This is certainly not an end-all, be-all method for how to meal plan. It works OK for us when I actually follow through on things, which is not as often as I probably should. I don’t assign particular meals to particular days, but instead have some idea of what I’d like to eat on what day, and then play it by ear. Our commitments have a tendency to get jostled around, and there are usually a few days a week where we end up going out with friends, eating at Craig’s best friend’s house, or I just can’t bring myself to cook, and I’d much rather have takeout.
Our “brand” of clean eating is trying to cut out most processed foods(durr), meaning things with lots of ingredients that we wouldn’t normally cook with, also refined flours and non-whole grains(I’m still a sucker for breads though, so we are really just cutting down). We’re also trying to cut out refined sugars and GMO crops, increasing our organic and local purchasing, and trying to cut down on animal food sources. Regarding organic, we TRY to buy organic, but sometimes the cost differential between conventionally produced and organically produced products is so great I can’t justify spending the extra $$ on organic.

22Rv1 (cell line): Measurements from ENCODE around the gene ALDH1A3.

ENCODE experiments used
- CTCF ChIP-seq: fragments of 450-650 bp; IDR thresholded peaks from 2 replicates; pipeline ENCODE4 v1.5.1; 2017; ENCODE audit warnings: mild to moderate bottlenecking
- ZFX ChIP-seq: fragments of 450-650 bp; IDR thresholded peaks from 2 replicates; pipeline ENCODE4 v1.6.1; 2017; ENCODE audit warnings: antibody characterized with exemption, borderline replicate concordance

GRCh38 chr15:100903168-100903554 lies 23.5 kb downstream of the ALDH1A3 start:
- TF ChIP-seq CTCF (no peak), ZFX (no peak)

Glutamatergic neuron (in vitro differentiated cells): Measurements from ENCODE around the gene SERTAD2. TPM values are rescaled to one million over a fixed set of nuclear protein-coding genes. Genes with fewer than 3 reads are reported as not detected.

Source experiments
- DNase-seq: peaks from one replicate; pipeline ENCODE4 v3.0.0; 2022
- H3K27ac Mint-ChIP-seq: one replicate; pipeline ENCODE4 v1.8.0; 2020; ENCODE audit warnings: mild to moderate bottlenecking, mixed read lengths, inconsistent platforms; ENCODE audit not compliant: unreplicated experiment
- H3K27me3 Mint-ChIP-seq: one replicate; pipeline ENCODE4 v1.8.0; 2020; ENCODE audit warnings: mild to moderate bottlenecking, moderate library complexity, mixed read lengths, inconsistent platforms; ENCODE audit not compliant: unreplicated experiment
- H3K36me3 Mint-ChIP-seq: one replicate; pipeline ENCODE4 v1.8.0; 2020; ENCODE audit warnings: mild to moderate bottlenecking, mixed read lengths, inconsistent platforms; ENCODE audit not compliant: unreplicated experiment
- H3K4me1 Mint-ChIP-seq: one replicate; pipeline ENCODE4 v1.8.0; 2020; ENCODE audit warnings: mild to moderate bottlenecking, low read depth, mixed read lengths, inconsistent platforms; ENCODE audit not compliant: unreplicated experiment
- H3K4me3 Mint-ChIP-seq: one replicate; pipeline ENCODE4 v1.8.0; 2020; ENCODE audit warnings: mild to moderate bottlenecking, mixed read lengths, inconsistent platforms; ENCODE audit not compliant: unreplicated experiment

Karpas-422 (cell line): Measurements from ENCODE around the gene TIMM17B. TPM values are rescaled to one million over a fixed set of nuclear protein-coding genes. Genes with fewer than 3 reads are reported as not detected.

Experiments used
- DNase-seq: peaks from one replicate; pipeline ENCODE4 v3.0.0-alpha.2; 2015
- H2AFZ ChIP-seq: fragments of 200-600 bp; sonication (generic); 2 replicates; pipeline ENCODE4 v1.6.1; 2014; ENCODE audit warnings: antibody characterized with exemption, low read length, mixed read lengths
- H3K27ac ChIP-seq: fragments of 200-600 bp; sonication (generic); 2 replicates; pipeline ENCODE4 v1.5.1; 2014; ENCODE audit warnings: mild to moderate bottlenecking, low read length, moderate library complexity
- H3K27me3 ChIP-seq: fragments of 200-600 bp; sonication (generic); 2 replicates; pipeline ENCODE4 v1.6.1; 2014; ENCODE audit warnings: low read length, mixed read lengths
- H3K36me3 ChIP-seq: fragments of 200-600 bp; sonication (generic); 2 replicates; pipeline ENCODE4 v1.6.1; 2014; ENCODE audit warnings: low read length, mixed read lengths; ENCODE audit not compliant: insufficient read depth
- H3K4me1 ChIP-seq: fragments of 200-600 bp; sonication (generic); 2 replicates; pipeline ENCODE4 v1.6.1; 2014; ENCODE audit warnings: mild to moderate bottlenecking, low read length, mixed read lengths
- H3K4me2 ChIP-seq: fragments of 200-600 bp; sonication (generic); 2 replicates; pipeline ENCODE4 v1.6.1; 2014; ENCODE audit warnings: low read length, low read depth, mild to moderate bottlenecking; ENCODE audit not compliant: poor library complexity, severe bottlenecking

Here’s where I start:
What do I have in the fridge that needs to be used?
What do I have in the freezer that I could use?
What have we eaten lately that was awesome?
What have we eaten way too much lately that I want to avoid?
What’s growing in the garden that we need to be eating?
This week, I had some leftovers from the weekend. Those included a little under a quart of black beans that I had cooked up, a couple cups of leftover smoked pork butt that had been pulled, some buns from the pulled pork, a ton of leftover homemade salsa, and all the stuff for my rainbow cabbage salad . Those tend to be my first priorities. Then I look through the freezer and determine what I should use soon, and add that to my mental list. In this case, I found a block of organic ground beef from costco, and a block of boneless skinless chicken thighs.
Now I have to figure out what to make. I TRY to make at least one new thing each week, just to a)keep me on my toes b)try to stay seasonal in what we’re eating c)not get bored with the same dishes all the time. For that, I consult my handy dandy Pinterest board, 101Cookbooks, or SmittenKitchen. Many of the recipes that I pull from other sites have things in them that we’re trying to avoid, but with a little modification, most “healthier” recipes can be made to work. Let’s say a recipe calls for orzo or couscous. You could easily sub out parcooked brown rice for the orzo, and quinoa for the couscous. Easy enough. I find that even browsing vegetarian and vegan pinboards or blogs (I use pinterest to find good blogs too) can sometimes give me ideas, and I can sub in a more conventional ingredient for one of the stranger vegan ones, or add meat to a vegetarian side dish to turn it into a meal.